Lewis & Clark Law Students Recognized for Pro Bono Work at the Border
Cecilia Anguiano ’18 and Favio Perez ’18 were recognized by Dean Jennifer Johnson at the 2018 Student Recognition Lunch for their pro bono immigration work assisting CARA Family Immigration Pro Bono attorneys at two Texas detention centers. The Immigration Student Group (ISG) members have made nine trips to the centers and helped hundreds of women and children seeking asylum from violence and abuse by maras, violent organizations that control large regions of the Northern Triangle of Central America.
“These students’ volunteer work for refugee women and children illustrates selfless and dedicated advocacy, extraordinary leadership. Their work has had a life-saving impact and enabled refugees to access rights to be free from detention and reunite with family members,” said Dean Johnson. The students raised their own money for the trips and spent spring and winter breaks preparing clients for preliminary asylum interviews.
The students were determined to aid asylum-seeking mothers and children subjected to a recent policy of detaining children that was implemented in 2014. According to Juliet Stumpf, Robert E. Jones Professor of Advocacy and Ethics, immigrants were rarely detained prior to the 1980s and families with children were routinely released to await their asylum hearing dates with relatives or friends.
“Removals of noncitizens rose from under 43,000 in 1993 to more than 430,000 in 2014,” said Stumpf. “Funding for federal immigration enforcement is now 24 percent higher than funding for all other federal law enforcement agencies combined.”
“The work is grueling, lasting 10-12 hours per day, and emotionally draining because of the intense sharing of the raw, ugly, human substance of persecution. It is conducted in a trailer in the middle of the Texas desert with few resources,” said Johnson.
Anguiano and Perez also worked to recruit and train student volunteers from the law school to help them serve the families. On their last trip in December 2017, not only did the brigade of volunteers prepare over 100 women for asylum interviews and conduct about 300 Know-Your-Rights trainings for mothers, they personally helped a newly freed woman and her child get to the bus station and assisted four released families in navigating the airport.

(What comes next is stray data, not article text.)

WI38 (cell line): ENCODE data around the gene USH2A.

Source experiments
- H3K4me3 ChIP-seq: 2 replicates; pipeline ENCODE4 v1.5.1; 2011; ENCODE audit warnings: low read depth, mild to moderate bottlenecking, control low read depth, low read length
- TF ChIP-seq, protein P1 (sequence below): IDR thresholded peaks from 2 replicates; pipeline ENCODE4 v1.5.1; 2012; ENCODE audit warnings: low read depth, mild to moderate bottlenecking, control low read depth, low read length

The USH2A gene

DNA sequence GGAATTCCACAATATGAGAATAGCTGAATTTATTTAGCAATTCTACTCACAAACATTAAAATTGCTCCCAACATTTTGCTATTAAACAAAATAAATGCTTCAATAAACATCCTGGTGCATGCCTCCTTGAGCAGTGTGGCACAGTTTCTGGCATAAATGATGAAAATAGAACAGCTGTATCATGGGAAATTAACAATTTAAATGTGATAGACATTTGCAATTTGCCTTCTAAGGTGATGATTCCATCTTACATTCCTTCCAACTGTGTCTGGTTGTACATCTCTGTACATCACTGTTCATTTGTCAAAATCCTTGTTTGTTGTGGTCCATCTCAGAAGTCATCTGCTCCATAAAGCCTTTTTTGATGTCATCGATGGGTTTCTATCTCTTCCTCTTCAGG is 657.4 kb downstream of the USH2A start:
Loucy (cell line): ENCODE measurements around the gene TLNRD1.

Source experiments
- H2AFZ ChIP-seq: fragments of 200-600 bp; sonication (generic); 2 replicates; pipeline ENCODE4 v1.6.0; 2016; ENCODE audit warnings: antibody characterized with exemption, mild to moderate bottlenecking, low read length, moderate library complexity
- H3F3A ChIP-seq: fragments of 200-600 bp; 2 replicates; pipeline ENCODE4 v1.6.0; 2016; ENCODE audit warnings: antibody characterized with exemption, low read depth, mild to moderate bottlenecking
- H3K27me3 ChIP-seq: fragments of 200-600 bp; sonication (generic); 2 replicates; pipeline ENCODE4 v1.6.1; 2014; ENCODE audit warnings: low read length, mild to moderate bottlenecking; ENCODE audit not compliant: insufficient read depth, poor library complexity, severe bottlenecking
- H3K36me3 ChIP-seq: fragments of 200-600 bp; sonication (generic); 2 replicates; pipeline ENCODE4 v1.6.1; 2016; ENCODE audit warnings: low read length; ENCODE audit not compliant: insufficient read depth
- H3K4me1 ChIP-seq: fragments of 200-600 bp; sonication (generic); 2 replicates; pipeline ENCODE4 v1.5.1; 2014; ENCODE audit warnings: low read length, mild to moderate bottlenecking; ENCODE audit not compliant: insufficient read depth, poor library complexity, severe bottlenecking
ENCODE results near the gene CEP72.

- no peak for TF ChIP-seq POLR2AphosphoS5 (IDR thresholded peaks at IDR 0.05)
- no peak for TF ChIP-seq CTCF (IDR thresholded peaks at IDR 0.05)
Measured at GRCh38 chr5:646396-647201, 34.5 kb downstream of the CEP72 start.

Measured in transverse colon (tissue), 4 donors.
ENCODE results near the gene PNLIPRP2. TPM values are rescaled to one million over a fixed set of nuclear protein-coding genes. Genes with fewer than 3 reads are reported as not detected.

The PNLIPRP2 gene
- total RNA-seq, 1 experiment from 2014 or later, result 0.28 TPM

When a detained asylum-seeking mother was seeking medical help for her sick daughter, the detention center’s medical staff refused to provide care. The students took an affidavit from the mother and gave it to the CARA attorneys who used it to advocate for their release.
After Immigration and Customs Enforcement (ICE) misinformed the family about their release date and the volunteers intervened again, the family was finally released on Christmas Eve. “It was the best Christmas gift ever,” said Perez.
Amy Adams ’17, an alum who worked with the honored students last year, upgraded the family’s plane tickets to first class with her own money so that they could enjoy Christmas after their release together.
“These student volunteers are amazing natural advocates,” said Kate Edwards ’17, an alum who worked with Anguiano and Perez in Texas. “They are both kind and gentle, and explain everything to the clients very patiently and with impressive competence,” She said. “They interact with clients as if they are seasoned pros, not students.”
For more details about Lewis & Clark’s involvement with the CARA program, contact Professor Juliet Stumpf. To assist students with their next trip to Dilley, Texas, donate through the ISG’s GoFundMe page.